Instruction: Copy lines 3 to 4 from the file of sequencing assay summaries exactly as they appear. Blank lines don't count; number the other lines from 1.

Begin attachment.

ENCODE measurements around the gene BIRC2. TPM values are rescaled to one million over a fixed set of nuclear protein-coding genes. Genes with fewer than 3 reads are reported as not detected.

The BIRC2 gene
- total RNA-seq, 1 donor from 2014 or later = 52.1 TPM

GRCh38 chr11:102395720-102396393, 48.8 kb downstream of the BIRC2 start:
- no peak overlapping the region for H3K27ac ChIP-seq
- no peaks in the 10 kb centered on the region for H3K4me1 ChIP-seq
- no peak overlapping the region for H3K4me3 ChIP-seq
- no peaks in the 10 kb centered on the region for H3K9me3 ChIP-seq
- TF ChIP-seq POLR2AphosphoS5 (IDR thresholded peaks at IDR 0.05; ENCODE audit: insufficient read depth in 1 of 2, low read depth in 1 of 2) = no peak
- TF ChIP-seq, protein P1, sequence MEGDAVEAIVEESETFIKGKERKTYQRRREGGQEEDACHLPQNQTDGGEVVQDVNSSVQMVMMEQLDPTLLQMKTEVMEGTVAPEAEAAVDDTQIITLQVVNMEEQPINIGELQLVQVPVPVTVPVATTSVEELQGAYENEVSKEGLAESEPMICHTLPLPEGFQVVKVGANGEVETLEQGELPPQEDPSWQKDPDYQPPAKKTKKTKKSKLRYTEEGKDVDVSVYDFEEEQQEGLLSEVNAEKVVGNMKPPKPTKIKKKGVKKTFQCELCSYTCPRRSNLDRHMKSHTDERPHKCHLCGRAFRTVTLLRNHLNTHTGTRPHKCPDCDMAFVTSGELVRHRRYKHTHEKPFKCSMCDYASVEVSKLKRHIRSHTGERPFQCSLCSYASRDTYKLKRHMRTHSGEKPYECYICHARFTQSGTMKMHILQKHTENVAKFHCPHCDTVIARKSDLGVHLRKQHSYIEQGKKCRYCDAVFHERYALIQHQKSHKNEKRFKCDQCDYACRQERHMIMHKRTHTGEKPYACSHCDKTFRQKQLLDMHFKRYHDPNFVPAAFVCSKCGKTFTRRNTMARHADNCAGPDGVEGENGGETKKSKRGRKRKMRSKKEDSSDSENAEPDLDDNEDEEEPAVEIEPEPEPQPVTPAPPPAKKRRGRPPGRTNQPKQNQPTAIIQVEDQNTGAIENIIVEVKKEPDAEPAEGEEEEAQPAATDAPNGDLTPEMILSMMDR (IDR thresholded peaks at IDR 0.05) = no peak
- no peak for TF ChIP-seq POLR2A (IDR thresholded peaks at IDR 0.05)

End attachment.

- total RNA-seq, 1 donor from 2014 or later = 52.1 TPM

GRCh38 chr11:102395720-102396393, 48.8 kb downstream of the BIRC2 start: